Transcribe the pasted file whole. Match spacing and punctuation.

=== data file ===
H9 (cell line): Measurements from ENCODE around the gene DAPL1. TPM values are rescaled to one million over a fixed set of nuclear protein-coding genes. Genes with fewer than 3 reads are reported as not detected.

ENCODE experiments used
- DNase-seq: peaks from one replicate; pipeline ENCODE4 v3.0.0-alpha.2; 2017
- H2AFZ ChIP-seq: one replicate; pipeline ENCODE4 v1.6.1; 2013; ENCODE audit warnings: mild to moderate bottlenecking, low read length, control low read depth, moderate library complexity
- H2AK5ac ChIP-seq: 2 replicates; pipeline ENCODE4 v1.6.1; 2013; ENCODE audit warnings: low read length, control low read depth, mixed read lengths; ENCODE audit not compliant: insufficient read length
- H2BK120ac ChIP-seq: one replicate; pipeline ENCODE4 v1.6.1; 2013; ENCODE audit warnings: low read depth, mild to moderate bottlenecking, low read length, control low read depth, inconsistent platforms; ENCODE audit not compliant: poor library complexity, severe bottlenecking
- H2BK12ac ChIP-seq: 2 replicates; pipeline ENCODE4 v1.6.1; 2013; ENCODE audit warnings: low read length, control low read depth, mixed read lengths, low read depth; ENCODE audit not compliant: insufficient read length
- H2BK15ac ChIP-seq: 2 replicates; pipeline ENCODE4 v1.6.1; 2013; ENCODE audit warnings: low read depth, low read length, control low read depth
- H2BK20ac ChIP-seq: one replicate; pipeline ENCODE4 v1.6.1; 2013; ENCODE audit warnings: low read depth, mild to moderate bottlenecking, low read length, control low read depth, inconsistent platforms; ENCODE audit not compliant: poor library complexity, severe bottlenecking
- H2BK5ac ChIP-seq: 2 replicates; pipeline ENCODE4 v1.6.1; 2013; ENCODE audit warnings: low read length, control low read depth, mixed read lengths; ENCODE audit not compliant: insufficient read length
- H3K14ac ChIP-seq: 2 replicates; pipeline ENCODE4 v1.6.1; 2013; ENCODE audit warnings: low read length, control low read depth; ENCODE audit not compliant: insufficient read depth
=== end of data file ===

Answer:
H9 (cell line): Measurements from ENCODE around the gene DAPL1. TPM values are rescaled to one million over a fixed set of nuclear protein-coding genes. Genes with fewer than 3 reads are reported as not detected.

ENCODE experiments used
- DNase-seq: peaks from one replicate; pipeline ENCODE4 v3.0.0-alpha.2; 2017
- H2AFZ ChIP-seq: one replicate; pipeline ENCODE4 v1.6.1; 2013; ENCODE audit warnings: mild to moderate bottlenecking, low read length, control low read depth, moderate library complexity
- H2AK5ac ChIP-seq: 2 replicates; pipeline ENCODE4 v1.6.1; 2013; ENCODE audit warnings: low read length, control low read depth, mixed read lengths; ENCODE audit not compliant: insufficient read length
- H2BK120ac ChIP-seq: one replicate; pipeline ENCODE4 v1.6.1; 2013; ENCODE audit warnings: low read depth, mild to moderate bottlenecking, low read length, control low read depth, inconsistent platforms; ENCODE audit not compliant: poor library complexity, severe bottlenecking
- H2BK12ac ChIP-seq: 2 replicates; pipeline ENCODE4 v1.6.1; 2013; ENCODE audit warnings: low read length, control low read depth, mixed read lengths, low read depth; ENCODE audit not compliant: insufficient read length
- H2BK15ac ChIP-seq: 2 replicates; pipeline ENCODE4 v1.6.1; 2013; ENCODE audit warnings: low read depth, low read length, control low read depth
- H2BK20ac ChIP-seq: one replicate; pipeline ENCODE4 v1.6.1; 2013; ENCODE audit warnings: low read depth, mild to moderate bottlenecking, low read length, control low read depth, inconsistent platforms; ENCODE audit not compliant: poor library complexity, severe bottlenecking
- H2BK5ac ChIP-seq: 2 replicates; pipeline ENCODE4 v1.6.1; 2013; ENCODE audit warnings: low read length, control low read depth, mixed read lengths; ENCODE audit not compliant: insufficient read length
- H3K14ac ChIP-seq: 2 replicates; pipeline ENCODE4 v1.6.1; 2013; ENCODE audit warnings: low read length, control low read depth; ENCODE audit not compliant: insufficient read depth